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Xplenty & Security

The Complete Guide to Data Security by Xplenty

Oscar sage
Chapter 3

Classifying Data by Sensitivity

Data classification hinges on one question: What would be the consequences if this data leaked?

If you consider this question in terms of your company’s data, you see three main categories:

1
High Impact

This category includes personal information that could breach data protection laws or expose people to the risk of identity fraud. It also includes sensitive corporate documents such as confidential reports and strategy documents.

2
Moderate Impact

This includes information that you’d rather keep private, but which poses no immediate risk. For example, B2B invoices and supplier agreements may fall into this category, as well as personal information that doesn’t identify an individual.

3
Low Impact

This information won’t hurt your business if leaked, and much of it may already be available to the public. Press releases, white papers, and non-proprietary corporate information all fall into this category.

Companies can use this system to create a classification taxonomy for data. Some of the more common systems use Public, Internal, Confidential, and Restricted. You can create further compartments within these general accepted categories as well.

How to classify personal data

Most privacy laws define PII as information that could potentially reveal someone’s identity. Clearly, this includes unique identifiers such as:

  • Name
  • Address
  • Date of birth
  • Login credentials
  • Social security
  • IP address
  • Biometric information

It doesn’t mean that all records associated with an individual automatically count as PII. For example, a register of login times for a user account is personal information, but it is not necessarily identifiable.

That said, data owners must bear in mind that minor pieces of data can reveal someone’s identity when combined. A study by Sophos found that a combination of gender, date of birth and ZIP code is enough to uniquely identify 87 percent of U.S. residents 7.

When in doubt, it’s best to assume that all personal records count as PII until you’re sure otherwise.

Expanding your data classifications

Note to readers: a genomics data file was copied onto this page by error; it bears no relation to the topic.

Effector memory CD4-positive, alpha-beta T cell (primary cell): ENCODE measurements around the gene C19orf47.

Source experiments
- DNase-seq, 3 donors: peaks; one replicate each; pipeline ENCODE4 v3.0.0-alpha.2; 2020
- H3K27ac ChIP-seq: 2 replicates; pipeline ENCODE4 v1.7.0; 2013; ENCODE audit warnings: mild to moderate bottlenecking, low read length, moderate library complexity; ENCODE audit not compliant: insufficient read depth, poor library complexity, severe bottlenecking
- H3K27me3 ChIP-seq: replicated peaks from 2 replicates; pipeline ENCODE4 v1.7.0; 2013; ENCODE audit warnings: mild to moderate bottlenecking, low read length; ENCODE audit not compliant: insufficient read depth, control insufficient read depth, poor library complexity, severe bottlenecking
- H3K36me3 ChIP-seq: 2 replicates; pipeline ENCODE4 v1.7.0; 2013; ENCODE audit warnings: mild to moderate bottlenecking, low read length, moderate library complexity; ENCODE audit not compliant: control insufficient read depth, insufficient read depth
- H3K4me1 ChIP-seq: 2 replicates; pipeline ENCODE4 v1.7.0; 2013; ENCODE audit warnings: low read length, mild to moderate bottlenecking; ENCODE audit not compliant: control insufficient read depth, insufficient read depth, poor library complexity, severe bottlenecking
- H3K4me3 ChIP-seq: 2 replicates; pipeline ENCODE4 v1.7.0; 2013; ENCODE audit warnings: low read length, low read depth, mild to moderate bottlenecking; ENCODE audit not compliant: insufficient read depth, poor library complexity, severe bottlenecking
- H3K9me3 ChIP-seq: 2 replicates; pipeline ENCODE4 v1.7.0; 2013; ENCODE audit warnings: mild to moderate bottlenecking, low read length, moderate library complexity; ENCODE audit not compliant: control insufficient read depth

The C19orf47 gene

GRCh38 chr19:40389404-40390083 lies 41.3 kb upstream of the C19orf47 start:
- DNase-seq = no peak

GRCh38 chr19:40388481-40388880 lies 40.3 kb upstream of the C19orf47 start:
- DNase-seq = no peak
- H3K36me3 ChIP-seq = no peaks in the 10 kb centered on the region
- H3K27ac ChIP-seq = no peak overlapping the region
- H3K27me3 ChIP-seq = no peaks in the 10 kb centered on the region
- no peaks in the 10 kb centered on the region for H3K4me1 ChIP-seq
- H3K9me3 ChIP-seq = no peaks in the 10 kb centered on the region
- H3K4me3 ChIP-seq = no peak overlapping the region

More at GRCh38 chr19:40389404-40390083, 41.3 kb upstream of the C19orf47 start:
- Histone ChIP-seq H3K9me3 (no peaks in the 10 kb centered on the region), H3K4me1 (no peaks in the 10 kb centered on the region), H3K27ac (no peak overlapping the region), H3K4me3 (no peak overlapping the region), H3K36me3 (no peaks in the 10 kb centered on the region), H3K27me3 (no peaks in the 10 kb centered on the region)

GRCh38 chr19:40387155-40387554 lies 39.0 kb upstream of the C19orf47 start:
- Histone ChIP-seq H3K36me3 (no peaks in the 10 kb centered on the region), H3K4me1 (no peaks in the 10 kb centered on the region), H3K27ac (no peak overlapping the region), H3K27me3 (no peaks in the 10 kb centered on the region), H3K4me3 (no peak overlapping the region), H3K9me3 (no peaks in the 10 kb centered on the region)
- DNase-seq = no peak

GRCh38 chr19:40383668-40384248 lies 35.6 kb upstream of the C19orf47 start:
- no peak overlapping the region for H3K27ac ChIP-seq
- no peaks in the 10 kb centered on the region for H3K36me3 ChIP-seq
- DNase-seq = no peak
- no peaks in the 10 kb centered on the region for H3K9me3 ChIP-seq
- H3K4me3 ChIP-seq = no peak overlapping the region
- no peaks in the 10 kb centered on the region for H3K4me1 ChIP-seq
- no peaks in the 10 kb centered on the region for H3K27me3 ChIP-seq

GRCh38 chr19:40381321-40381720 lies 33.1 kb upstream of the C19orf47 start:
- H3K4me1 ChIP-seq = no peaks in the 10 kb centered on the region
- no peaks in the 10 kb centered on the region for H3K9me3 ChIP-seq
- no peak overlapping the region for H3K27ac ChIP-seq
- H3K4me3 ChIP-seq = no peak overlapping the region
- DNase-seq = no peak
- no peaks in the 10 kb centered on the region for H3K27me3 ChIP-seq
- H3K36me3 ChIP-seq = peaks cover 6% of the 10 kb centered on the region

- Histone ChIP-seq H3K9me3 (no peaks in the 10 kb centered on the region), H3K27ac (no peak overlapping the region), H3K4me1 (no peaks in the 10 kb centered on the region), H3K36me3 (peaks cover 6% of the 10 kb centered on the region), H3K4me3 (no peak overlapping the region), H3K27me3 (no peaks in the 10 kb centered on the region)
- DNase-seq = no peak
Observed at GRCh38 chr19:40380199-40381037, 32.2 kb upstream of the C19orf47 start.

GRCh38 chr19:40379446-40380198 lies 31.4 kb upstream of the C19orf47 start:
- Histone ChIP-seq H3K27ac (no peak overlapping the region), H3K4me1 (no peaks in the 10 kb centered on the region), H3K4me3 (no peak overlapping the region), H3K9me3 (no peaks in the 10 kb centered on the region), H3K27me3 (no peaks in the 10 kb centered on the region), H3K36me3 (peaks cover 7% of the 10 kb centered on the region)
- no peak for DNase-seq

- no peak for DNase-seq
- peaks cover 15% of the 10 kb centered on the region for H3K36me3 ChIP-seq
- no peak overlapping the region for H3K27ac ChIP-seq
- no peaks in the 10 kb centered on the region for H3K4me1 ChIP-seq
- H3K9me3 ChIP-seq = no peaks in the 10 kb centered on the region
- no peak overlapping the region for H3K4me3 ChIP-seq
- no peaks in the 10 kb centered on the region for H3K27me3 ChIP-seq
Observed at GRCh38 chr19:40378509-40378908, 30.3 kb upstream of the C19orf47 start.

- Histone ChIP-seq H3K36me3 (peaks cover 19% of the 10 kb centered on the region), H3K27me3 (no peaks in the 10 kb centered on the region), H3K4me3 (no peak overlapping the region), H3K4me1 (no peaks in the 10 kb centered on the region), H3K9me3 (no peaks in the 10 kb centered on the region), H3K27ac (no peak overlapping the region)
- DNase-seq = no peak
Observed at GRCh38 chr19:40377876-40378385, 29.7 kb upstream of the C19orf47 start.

The system above describes an outcome-based data classification system. Some organizations may choose to add extra layers of detail to create a more expressive taxonomy that describes multiple types of risk.

Some of the extra factors to consider are:

  • Frequency of movement: Data is at risk when it keeps moving between locations. Conversely, the risk decreases when the data remains encrypted in a secure repository and rarely moves.
  • Encryption and password protection: Additional measures can help lower risk, such as password protecting files or encrypting them in transit. It’s not always possible to encrypt in-use data, so this increases the potential risk.
  • Access level: The more people with access, the greater the risk. If data rests in a highly restrictive environment, it’s low risk. Data on a live system with multiple users is at a much higher risk.
  • Compliance impact: Some organizations choose to classify data according to legislation. Health data poses a high risk of HIPAA breaches, while E.U. data could lead to a GDPR issue.

Classifying data helps to support data security while also improving performance. If you arrive at a set of definitions that meets your business needs, you can make sure that highly sensitive data always has the best possible protection. Then you can focus on improving processing efficiency for low-risk data.

Continue reading
Chapter 4
Building a Security Strategy on Identity
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